‘Critical Thinking’ And State Mandated Testing: The Collision Of State Rhetoric And Teacher Beliefs

Melissa Freeman, Sandra Mathison, Kristen Wilcox


Based on case studies of two school districts in New York State, the authors analyze the contradictory and hegemonic discourse of critical thinking proffered in State curriculum standards and as manifest in state mandated student assessments. Using Gramsci’s (1971) notion of hegemony, the analysis illustrates that dominant groups (such as state administrators or federal policy makers) gain and maintain dominance by projecting their own way of seeing the world so that those who are subordinated by it (such as teachers) accept it as ‘common sense’ and ‘natural.’ The ways in which this hegemonic relationship is created and sustained, and it’s consequences, are illustrated in the way teachers make sense of fundamentally contradictory rhetoric and lived practice.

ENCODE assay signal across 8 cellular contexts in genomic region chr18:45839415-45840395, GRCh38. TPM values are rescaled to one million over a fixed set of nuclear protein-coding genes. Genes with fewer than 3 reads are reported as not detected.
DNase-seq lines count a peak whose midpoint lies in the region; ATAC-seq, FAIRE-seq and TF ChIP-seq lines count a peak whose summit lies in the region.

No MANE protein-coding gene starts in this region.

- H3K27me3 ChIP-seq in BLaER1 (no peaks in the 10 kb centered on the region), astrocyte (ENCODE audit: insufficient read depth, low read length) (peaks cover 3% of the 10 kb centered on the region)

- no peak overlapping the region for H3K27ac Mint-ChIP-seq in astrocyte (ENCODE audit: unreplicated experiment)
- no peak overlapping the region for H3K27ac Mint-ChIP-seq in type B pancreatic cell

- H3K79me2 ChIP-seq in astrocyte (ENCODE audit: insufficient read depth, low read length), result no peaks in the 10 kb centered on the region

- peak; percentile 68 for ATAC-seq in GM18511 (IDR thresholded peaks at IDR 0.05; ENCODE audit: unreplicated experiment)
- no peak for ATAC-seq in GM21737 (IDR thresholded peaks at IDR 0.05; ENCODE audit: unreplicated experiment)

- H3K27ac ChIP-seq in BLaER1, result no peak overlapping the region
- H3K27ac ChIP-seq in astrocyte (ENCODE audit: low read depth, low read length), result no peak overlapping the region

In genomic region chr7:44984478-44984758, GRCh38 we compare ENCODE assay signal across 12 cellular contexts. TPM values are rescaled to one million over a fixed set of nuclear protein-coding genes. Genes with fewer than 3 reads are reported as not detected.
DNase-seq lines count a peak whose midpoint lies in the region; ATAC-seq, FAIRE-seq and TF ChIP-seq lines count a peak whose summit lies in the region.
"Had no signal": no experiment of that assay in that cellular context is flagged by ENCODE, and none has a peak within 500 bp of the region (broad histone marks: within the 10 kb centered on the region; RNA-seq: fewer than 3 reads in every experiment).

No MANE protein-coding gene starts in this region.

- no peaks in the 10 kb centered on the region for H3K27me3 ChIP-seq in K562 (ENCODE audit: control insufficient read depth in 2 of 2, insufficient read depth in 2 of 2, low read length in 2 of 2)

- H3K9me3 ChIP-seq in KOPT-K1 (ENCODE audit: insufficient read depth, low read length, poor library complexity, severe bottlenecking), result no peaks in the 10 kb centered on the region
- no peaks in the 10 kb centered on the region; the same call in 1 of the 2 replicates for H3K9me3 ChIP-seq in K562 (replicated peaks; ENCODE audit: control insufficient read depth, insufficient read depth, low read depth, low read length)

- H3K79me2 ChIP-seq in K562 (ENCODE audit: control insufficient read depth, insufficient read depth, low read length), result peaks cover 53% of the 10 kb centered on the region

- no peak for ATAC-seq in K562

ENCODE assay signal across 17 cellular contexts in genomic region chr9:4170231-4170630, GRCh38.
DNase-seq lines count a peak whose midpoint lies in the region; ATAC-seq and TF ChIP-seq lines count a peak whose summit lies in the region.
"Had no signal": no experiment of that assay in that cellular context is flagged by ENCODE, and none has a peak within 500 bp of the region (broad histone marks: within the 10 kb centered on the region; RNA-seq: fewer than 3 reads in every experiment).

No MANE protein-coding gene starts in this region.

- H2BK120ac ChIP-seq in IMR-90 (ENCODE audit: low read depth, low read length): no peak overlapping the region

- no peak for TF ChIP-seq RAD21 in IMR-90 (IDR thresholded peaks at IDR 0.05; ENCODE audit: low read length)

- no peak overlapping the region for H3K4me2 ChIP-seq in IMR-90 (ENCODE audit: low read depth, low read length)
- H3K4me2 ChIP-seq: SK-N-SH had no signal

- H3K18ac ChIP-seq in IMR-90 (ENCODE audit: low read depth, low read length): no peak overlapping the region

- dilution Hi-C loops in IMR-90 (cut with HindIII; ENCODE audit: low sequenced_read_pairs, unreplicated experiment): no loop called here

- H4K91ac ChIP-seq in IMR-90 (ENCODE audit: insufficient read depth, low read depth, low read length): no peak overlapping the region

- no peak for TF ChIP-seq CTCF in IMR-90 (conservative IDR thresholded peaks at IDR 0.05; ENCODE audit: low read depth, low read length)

Hegemony; Accountability; Critical Thinking; High-Stakes Testing; Standardized Testing; Education Policy; Hegemony; Gramsci; Marxism

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ISSN 1920-4175 Critical Education